The Word of the Year isn’t a Word — It’s an Emoji

Find out what the emoji word of the year is here.

It’s that time of year for various dictionaries and news outlets to declare their Word of the Year for 2020. In more normal times, choices like quarantine, doom-scrolling, or Zoom fatigue would be no-brainers. But these are not normal times. So, I would like to propose that the Word of the Year is not a word at all. It’s an emoji.

Specifically, it’s this emoji:

Find out what the emoji word of the year is here.

I have sent this lone emoji — which is most often known as Grimacing Face but also goes by Eek or Nervous — hundreds of times this year on every messaging platform I use, from Twitter to texting to Microsoft Teams work chat. It has not left the “most recently used emojis” list on my phone. My friend who turned me on to this emoji’s perfect vibe for 2020 trades them back and forth with me, always in the same format:

One of us shares a disturbing fact about the pandemic, racial injustice, or national politics.

The other sends the emoji.

End of conversation.

Because after a while, what else is there to say? “Oh man, that’s bad news;” or, “Gosh, I don’t believe it;” or, “We’re all totally screwed” all ring hollow after reading so many dire headlines. Where words have failed, Grimacing Face has felt right. It reflects shared pain. It is a symbol of solidarity. We should put it on a flag and fly it over every government building.

Curious about why it works so well, I reflected on times when I have made the expression on my own three-dimensional face. It appeared recently during an urgent care visit. I had cut my hand open on an aluminum can while cooking and needed five stitches. Before sewing me up, the doctor gave me three shots of local anesthesia.  “I hope you wore your big boy underpants,” she said, a second before sticking the needle right into the wound. I did the grimace face and tried unsuccessfully not to yelp.

Did you just grimace reading that? Do you imagine the pain and share it even in a distant way, calling to mind a time you cut yourself? Plenty of people showed me the grimace when I told them this story the days after the injury, brandishing my stitched-up hand at the climactic moment as visual evidence of my clumsiness.

We grimace at the suffering of others all the time, like the night of an NBA basketball game I went to seven years ago, when a player jumped and awkwardly landed flat on his face without bracing himself. Thousands of people in the arena grimaced along with me; the accompanying “oh!” sound on the video of the fall is loud and clear. The facial expression in that context was a visceral, subconscious reaction to encountering the pain of another: I winced on behalf of the basketball player even though I wasn’t feeling the pain myself.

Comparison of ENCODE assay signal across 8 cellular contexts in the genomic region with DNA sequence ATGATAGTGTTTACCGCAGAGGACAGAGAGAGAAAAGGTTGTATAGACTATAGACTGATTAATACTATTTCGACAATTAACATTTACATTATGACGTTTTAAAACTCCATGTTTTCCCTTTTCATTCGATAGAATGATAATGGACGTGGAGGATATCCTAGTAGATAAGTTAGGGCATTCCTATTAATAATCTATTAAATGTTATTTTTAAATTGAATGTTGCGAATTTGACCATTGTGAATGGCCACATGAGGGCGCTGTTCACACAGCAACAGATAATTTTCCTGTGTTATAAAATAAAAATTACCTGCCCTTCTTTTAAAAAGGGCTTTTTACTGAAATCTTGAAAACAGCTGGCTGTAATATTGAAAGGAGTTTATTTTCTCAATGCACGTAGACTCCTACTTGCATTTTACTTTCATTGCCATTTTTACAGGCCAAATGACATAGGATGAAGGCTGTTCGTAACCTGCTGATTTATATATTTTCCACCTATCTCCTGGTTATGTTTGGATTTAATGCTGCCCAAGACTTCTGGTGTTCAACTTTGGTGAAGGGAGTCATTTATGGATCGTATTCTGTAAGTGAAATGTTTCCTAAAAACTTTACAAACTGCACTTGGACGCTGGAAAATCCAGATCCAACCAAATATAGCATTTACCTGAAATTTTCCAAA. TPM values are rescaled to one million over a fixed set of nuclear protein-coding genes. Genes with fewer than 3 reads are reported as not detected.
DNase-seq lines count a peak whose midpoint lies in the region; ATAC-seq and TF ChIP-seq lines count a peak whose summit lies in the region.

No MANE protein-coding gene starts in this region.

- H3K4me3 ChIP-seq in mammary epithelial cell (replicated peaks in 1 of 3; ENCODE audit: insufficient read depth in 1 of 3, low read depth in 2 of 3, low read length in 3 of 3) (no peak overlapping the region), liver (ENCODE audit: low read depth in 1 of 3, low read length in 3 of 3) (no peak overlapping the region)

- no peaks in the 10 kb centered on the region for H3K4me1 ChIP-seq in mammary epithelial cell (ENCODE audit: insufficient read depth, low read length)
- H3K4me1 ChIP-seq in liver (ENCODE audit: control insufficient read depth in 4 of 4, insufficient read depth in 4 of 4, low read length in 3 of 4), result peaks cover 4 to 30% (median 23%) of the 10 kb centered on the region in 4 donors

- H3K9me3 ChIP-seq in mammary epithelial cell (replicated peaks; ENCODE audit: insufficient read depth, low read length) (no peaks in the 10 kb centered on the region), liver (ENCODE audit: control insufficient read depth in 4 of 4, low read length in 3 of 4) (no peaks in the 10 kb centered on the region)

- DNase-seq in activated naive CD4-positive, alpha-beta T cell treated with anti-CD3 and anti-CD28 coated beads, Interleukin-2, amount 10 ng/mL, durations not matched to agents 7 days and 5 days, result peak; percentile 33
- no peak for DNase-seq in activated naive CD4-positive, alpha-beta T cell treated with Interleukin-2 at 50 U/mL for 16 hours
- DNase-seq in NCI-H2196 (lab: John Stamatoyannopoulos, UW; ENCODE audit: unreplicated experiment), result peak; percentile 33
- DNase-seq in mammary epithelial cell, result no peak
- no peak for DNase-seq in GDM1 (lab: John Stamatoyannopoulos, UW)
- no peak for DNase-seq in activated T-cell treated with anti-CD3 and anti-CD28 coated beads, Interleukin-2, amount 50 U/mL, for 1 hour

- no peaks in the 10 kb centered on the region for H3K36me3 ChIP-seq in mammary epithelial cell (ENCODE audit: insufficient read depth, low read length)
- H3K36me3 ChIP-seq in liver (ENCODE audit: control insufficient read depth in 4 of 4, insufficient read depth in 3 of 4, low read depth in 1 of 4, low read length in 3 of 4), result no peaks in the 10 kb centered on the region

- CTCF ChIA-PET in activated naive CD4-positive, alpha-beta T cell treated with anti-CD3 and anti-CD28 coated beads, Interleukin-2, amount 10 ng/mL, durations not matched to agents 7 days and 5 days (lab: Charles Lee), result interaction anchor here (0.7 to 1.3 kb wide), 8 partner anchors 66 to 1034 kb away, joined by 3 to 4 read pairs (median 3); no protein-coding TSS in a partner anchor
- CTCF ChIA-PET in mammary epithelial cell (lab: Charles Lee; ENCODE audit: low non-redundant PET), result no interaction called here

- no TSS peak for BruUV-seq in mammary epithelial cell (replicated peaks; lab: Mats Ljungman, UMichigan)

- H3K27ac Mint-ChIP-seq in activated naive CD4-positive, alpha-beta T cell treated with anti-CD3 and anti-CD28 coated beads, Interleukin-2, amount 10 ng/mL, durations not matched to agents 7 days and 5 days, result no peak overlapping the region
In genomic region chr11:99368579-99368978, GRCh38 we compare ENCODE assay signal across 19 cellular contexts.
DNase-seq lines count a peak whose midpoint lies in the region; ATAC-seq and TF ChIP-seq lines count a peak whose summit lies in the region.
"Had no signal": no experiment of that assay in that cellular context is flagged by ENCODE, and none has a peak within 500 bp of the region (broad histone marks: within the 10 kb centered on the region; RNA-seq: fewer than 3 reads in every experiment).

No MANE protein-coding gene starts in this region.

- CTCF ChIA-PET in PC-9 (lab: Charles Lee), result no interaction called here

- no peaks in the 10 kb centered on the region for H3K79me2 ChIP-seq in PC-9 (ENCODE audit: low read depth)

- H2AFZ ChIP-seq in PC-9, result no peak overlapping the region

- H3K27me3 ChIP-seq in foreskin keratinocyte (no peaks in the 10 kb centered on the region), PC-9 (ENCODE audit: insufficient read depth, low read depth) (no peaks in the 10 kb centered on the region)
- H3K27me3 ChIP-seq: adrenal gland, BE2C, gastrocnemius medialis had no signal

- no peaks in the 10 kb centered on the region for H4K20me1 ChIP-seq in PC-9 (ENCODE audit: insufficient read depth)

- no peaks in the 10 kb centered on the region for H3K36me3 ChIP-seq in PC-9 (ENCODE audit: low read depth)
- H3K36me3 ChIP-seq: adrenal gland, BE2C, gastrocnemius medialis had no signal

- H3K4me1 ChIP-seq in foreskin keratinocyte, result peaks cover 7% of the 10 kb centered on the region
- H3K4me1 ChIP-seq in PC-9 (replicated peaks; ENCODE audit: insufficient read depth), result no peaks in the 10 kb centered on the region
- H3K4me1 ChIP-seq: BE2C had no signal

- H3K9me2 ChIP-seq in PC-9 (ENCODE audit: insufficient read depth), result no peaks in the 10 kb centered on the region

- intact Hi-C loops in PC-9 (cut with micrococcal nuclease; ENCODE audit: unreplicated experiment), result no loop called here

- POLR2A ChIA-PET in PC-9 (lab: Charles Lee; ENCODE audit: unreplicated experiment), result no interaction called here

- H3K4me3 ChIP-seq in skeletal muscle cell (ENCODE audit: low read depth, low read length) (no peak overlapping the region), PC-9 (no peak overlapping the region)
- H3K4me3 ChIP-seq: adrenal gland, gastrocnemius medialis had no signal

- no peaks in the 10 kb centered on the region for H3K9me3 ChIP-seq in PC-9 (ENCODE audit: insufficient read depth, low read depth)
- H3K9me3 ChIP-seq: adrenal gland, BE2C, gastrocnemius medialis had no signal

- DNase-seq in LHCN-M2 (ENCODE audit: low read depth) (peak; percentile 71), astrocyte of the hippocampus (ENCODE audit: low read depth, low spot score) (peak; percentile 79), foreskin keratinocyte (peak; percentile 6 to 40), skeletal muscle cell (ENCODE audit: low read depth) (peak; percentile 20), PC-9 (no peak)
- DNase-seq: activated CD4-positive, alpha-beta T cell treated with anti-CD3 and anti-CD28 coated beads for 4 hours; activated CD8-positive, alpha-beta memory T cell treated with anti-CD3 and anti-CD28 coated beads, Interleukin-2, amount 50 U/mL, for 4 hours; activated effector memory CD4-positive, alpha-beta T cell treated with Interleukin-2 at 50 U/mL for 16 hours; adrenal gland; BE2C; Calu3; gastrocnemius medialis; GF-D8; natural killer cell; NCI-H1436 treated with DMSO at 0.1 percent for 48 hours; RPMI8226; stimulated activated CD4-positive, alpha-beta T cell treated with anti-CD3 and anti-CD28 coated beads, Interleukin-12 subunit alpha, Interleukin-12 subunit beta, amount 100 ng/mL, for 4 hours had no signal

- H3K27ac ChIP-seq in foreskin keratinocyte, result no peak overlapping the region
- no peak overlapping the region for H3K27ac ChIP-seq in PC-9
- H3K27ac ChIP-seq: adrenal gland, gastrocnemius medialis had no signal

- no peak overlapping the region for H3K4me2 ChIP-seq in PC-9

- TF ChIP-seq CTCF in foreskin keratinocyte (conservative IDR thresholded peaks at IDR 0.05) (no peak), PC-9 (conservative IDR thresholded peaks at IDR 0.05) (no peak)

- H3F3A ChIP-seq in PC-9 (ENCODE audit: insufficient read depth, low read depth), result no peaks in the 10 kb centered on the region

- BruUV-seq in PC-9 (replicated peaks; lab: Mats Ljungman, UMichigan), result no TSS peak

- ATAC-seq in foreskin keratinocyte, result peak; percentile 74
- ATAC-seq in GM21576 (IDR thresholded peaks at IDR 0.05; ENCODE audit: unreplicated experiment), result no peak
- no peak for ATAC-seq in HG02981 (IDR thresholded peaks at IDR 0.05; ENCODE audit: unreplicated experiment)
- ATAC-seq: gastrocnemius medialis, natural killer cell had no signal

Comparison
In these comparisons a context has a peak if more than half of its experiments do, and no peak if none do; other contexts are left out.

Being in this pandemic means nonstop solidarity grimacing. We are simultaneously feeling our own pain and the pain of so many others. Covid-19 has affected every person on the planet, in small and big ways. Its universal scope is unique in modern history.

When I send a Grimacing Face emoji to a friend in response to a bad pandemic news text, I am expressing hurt on three different levels: I’m saying I feel loss personally, I feel it for my friend, and I feel it for every other damn person who’s sick or was unable to see their loved ones for Christmas.

It would be better to share bad news with a compassionate hug than an emoji, undoubtedly, but hugging anyone who doesn’t live with you is off the table these days. The socially distanced emoji has been my go-to empathy replacement, the easiest quick expression of shared pain among a bunch of less-than-ideal options.

And this is what makes me think the emoji reflects hope for the post-pandemic world, despite the pain in a grimace. There is a chance we emerge from this time more connected with others than we were before, and more attuned to their suffering. The key will be to transform the solidarity reflected in a little emoji into something more concrete, including public policies that promote the common good and protect the most vulnerable.

That’s a big jump, moving from vague feelings of togetherness to meaningful change. But the frequency with which I send and receive Grimacing Faces tells me a widespread sentiment of solidarity is real. It’s a hopeful place to start.

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